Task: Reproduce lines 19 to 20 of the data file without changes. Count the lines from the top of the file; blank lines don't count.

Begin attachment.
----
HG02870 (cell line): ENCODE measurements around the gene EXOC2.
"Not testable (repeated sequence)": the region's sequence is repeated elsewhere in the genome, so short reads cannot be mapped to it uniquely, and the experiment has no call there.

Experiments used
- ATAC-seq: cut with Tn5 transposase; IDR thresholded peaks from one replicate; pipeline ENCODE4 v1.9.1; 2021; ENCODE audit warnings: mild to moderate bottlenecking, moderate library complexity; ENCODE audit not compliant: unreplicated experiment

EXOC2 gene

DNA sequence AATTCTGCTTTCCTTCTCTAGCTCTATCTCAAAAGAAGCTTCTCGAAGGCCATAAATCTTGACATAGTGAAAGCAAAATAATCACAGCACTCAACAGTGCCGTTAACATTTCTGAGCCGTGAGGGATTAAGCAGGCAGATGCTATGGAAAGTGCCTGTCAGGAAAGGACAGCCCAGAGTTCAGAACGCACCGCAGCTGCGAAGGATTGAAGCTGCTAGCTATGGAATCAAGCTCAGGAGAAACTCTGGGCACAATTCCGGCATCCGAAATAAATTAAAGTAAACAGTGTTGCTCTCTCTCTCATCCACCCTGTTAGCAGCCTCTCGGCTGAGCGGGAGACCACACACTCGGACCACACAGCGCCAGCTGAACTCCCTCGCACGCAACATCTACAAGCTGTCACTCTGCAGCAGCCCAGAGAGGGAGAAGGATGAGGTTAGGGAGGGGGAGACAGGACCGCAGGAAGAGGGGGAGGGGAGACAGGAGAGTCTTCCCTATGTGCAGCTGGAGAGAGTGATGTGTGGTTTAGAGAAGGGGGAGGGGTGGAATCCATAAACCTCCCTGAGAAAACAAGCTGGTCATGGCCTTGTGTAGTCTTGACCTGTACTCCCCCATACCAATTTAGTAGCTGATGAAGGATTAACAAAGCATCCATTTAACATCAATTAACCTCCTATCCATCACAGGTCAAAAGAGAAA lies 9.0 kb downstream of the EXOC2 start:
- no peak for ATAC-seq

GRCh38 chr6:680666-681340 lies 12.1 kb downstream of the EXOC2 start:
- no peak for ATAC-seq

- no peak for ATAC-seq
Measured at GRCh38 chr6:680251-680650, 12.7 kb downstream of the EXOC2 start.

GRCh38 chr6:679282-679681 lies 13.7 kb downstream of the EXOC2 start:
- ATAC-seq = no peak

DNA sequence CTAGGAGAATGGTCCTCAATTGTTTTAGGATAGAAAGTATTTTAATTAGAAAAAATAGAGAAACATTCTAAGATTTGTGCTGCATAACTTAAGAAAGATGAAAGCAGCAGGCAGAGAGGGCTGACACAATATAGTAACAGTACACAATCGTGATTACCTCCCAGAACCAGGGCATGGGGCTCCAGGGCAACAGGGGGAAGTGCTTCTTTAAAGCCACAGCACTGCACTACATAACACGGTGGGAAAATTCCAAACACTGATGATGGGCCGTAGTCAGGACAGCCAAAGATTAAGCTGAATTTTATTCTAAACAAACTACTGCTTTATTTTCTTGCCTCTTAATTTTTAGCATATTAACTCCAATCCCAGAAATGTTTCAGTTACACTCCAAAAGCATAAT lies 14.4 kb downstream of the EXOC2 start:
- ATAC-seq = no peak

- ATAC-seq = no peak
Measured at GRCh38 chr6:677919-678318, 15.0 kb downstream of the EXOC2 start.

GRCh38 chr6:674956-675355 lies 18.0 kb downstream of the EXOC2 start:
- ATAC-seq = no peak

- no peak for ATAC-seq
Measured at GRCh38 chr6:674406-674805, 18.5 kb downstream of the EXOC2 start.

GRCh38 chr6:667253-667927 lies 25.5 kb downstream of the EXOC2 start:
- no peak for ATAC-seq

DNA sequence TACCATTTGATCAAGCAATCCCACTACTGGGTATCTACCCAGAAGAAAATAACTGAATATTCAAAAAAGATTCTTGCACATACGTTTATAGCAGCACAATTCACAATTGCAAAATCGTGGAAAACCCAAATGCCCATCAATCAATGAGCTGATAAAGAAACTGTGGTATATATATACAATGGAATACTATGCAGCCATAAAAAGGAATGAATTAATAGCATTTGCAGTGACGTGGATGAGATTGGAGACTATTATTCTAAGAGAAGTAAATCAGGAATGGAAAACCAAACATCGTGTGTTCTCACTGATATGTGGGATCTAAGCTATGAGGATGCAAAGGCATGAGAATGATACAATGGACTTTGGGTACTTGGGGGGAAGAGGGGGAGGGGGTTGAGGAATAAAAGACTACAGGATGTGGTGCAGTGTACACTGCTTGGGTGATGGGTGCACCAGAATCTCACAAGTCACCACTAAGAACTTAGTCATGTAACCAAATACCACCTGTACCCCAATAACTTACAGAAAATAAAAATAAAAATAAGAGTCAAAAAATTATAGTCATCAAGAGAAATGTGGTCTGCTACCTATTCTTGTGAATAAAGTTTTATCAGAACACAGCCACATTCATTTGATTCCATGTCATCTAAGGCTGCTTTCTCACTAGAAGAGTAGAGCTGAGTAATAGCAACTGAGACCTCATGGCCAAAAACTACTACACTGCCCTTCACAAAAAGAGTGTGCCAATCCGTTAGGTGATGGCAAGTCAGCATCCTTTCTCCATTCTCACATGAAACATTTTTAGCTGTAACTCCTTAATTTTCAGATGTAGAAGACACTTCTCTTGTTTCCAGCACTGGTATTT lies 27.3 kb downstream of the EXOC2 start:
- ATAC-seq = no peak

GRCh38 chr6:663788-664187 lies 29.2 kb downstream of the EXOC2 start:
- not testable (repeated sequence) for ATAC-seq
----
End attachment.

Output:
- ATAC-seq = no peak

- no peak for ATAC-seq